I don’t remember the name of the specific area, sorry. But it’s several villages, south of Calatayud. And if you don’t want to take my “I’ve been there, we’re talking about my country” authority, sorry - why would you like a story I heard in person better if you saw it written in Spanish, in a webpage, by the current secretaries of the towns involved? It’s the explanation they give; some of those houses were built within the 20th century. Many of the villages in Teruel still were getting all their water from a single well in the 70s; the cost of opening a well for “non-potable” water would have been the same as for a “potable” one, so why would you bother go second-rate? And if you want me to find you some statistic, you’re out of luck: we’re talking about a time before people paid for water. All they knew in these villages is that they had enough wine to make adobes with… and not enough water.

My SIL’s parents are from a village in a different area of Teruel. They put faucets inside the grandparents’ house in the '90s and an actual WC. Until then, there had been a shower (divested from the general water pipe, which only opened to a faucet outside the house’s walls) in the yard and they had showered in swimming clothes. A couple of years back, the last house that’s still in use got the faucets inside and there was a motion to have a festival; they ended up having only a feast instead.

I found this cite along with one or two others. I guess it’s not just the alcohol.

And in one of Paul’s letters (to Timothy? I’m not sure now), the Apostle beseeches his correspondent to remember to add wine to his water, for the sake of his delicate stomach. So there’s even biblical reference to health benefits from wine.

Nitpick – in the second quote from DtC’s last post I think it should say “sulfA drugs”.

I think your final statement sums things up and I’m sorry that you have had such unpleasant experiences. You are painting an entire denomination with the same brush, even though you are discussing issues with an individual congregation or individual “fanatics.”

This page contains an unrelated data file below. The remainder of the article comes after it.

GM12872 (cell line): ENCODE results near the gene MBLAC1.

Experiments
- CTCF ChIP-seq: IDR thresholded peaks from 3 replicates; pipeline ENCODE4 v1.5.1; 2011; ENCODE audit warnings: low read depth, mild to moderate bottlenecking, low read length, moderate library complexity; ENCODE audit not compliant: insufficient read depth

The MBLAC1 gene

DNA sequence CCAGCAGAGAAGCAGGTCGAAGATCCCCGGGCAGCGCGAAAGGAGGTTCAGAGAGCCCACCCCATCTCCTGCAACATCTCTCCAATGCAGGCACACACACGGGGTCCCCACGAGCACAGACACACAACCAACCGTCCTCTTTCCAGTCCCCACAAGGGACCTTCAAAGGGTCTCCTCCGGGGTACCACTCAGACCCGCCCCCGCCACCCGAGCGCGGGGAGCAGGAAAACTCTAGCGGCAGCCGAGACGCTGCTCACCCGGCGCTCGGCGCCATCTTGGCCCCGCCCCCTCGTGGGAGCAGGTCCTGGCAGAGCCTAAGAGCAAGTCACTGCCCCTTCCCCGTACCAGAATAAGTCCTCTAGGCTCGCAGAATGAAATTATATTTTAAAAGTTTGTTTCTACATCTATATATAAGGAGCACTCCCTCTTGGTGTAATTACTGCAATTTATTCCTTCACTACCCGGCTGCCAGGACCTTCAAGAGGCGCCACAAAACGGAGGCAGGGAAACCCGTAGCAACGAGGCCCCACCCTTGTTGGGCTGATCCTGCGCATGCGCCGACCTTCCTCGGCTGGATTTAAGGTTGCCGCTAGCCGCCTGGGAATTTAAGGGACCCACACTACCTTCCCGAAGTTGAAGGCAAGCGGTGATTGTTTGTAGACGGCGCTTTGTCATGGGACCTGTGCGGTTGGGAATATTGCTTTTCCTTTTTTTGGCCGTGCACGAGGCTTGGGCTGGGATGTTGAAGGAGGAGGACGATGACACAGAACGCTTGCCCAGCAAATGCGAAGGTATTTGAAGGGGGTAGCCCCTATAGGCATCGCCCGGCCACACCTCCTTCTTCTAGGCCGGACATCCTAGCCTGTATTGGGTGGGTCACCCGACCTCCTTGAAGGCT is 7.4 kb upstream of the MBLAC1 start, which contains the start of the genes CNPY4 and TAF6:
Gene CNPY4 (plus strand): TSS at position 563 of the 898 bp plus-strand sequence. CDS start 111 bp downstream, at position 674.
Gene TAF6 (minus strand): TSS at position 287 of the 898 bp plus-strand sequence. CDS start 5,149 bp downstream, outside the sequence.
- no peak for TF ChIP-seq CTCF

Of course, you knew an Adventist would come along and say something. Anyway, my wife and I eat meat with pleasure, and we serve it when we have guests over for lunch after asking about their preference. Yes, I have encountered people with extreme views, but they are just that: extreme. I can’t say that I have surveyed all Protestant religions to be sure, but I’m pretty confident that you can find folks in other denominations that are extreme about their doctrines.

One evening an annoying self-righteous woman at church started giving me guff over my diet when I mentioned what I had had for breakfast. My patience was thin, so I simply said “Well, since we’re talking about our lifestyles, how often to you exercise? I went for a 12 mile run this afternoon to make up for the crap I ate. How about you join me for a nice 10 mile jog tomorrow afternoon were you can explain to me why I am eating wrong.” She was speechless.

As far as the Bible goes, I think the two most common translations I see in use in our congregation are the King James and the New Living, in that order. I have never seen anyone carrying a secret “club” version (that doesn’t mean that one can’t exist somewhere).

Oh yes… for the OP: it is true that many Adventists fall in the “grape juice” camp. For the Biblical reasons already covered, I think that’s hogwash: it was alcoholic wine, plain and simple. Of course, that’s just my own opinion.

The translation I was referring to is The Clear Word published by the Review & Herald (apparently they’ve taken the word “Bible” off the cover now due to controversy) - members of my church raved about it. And the SDA church espoused it wholeheartedly. Tons of others spoke out against the dangers of the revision as it inserted text and beliefs not found in other mainstream, academic biblical translations. To be fair, the prologue to the book apparently contains a disclaimer that the book is a paraphrase and not a new translation, but misleading copy on the cover of the book itself made it clear that the publishers hoped it would be taken as one. You can find any number of articles about the controversy via Google.

Have I painted with a broad brush? Absolutely I have. And I apologize for that. Most of the SDA churches around here are very conservative, and the members of my church are quite dogmatic. They have little time for questioners and openly deride others for any opposing views. Which is a shame.

OK, but they still need water. A plant that needs very little water will put even less water into its fruits. It’d be significantly more efficient to collect the rainwater and use it directly.

and I can complete the cycle by turning beer to water.

And American mass-produced beer short-circuits the cycle by selling it right back to you.